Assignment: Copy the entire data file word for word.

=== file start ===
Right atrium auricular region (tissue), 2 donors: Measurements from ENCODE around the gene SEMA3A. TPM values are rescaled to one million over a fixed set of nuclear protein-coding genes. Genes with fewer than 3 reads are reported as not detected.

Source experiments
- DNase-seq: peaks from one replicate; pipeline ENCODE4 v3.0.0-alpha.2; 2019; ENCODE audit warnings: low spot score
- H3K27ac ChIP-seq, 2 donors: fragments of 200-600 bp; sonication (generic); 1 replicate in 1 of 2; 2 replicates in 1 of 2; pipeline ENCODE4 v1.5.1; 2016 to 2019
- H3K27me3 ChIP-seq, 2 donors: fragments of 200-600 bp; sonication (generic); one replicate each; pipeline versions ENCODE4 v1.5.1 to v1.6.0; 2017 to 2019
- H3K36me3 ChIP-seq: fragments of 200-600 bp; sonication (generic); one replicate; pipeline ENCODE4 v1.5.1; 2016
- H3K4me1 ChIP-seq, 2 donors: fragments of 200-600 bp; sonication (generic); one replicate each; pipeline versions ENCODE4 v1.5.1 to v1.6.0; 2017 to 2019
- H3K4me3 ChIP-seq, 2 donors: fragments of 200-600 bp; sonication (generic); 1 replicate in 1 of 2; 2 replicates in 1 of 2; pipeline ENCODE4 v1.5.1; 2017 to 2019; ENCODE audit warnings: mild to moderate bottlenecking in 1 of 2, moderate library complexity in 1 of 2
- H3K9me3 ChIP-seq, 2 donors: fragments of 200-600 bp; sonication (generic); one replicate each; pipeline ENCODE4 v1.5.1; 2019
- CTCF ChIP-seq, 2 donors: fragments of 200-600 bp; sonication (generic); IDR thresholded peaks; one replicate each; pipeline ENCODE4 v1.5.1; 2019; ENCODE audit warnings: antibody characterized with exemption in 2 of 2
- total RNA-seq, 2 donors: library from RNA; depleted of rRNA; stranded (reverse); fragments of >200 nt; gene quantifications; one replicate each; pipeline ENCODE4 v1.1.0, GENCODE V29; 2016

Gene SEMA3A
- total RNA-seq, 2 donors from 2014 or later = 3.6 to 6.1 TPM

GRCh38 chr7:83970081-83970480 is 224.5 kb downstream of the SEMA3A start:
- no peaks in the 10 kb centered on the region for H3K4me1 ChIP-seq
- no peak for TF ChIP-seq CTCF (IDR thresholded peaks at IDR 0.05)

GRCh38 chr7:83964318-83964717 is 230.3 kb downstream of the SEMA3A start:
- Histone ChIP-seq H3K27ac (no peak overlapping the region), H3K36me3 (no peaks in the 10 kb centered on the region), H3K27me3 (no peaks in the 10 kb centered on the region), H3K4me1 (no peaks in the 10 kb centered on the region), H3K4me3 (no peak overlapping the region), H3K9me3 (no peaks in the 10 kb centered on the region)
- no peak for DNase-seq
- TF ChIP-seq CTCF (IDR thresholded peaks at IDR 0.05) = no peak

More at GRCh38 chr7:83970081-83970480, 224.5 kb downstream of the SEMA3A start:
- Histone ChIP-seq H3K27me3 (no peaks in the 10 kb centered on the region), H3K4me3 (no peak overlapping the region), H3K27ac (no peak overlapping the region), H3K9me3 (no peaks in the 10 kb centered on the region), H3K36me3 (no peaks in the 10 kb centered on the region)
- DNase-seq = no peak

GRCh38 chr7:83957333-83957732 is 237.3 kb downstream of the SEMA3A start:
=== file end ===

Right atrium auricular region (tissue), 2 donors: Measurements from ENCODE around the gene SEMA3A. TPM values are rescaled to one million over a fixed set of nuclear protein-coding genes. Genes with fewer than 3 reads are reported as not detected.

Source experiments
- DNase-seq: peaks from one replicate; pipeline ENCODE4 v3.0.0-alpha.2; 2019; ENCODE audit warnings: low spot score
- H3K27ac ChIP-seq, 2 donors: fragments of 200-600 bp; sonication (generic); 1 replicate in 1 of 2; 2 replicates in 1 of 2; pipeline ENCODE4 v1.5.1; 2016 to 2019
- H3K27me3 ChIP-seq, 2 donors: fragments of 200-600 bp; sonication (generic); one replicate each; pipeline versions ENCODE4 v1.5.1 to v1.6.0; 2017 to 2019
- H3K36me3 ChIP-seq: fragments of 200-600 bp; sonication (generic); one replicate; pipeline ENCODE4 v1.5.1; 2016
- H3K4me1 ChIP-seq, 2 donors: fragments of 200-600 bp; sonication (generic); one replicate each; pipeline versions ENCODE4 v1.5.1 to v1.6.0; 2017 to 2019
- H3K4me3 ChIP-seq, 2 donors: fragments of 200-600 bp; sonication (generic); 1 replicate in 1 of 2; 2 replicates in 1 of 2; pipeline ENCODE4 v1.5.1; 2017 to 2019; ENCODE audit warnings: mild to moderate bottlenecking in 1 of 2, moderate library complexity in 1 of 2
- H3K9me3 ChIP-seq, 2 donors: fragments of 200-600 bp; sonication (generic); one replicate each; pipeline ENCODE4 v1.5.1; 2019
- CTCF ChIP-seq, 2 donors: fragments of 200-600 bp; sonication (generic); IDR thresholded peaks; one replicate each; pipeline ENCODE4 v1.5.1; 2019; ENCODE audit warnings: antibody characterized with exemption in 2 of 2
- total RNA-seq, 2 donors: library from RNA; depleted of rRNA; stranded (reverse); fragments of >200 nt; gene quantifications; one replicate each; pipeline ENCODE4 v1.1.0, GENCODE V29; 2016

Gene SEMA3A
- total RNA-seq, 2 donors from 2014 or later = 3.6 to 6.1 TPM

GRCh38 chr7:83970081-83970480 is 224.5 kb downstream of the SEMA3A start:
- no peaks in the 10 kb centered on the region for H3K4me1 ChIP-seq
- no peak for TF ChIP-seq CTCF (IDR thresholded peaks at IDR 0.05)

GRCh38 chr7:83964318-83964717 is 230.3 kb downstream of the SEMA3A start:
- Histone ChIP-seq H3K27ac (no peak overlapping the region), H3K36me3 (no peaks in the 10 kb centered on the region), H3K27me3 (no peaks in the 10 kb centered on the region), H3K4me1 (no peaks in the 10 kb centered on the region), H3K4me3 (no peak overlapping the region), H3K9me3 (no peaks in the 10 kb centered on the region)
- no peak for DNase-seq
- TF ChIP-seq CTCF (IDR thresholded peaks at IDR 0.05) = no peak

More at GRCh38 chr7:83970081-83970480, 224.5 kb downstream of the SEMA3A start:
- Histone ChIP-seq H3K27me3 (no peaks in the 10 kb centered on the region), H3K4me3 (no peak overlapping the region), H3K27ac (no peak overlapping the region), H3K9me3 (no peaks in the 10 kb centered on the region), H3K36me3 (no peaks in the 10 kb centered on the region)
- DNase-seq = no peak

GRCh38 chr7:83957333-83957732 is 237.3 kb downstream of the SEMA3A start: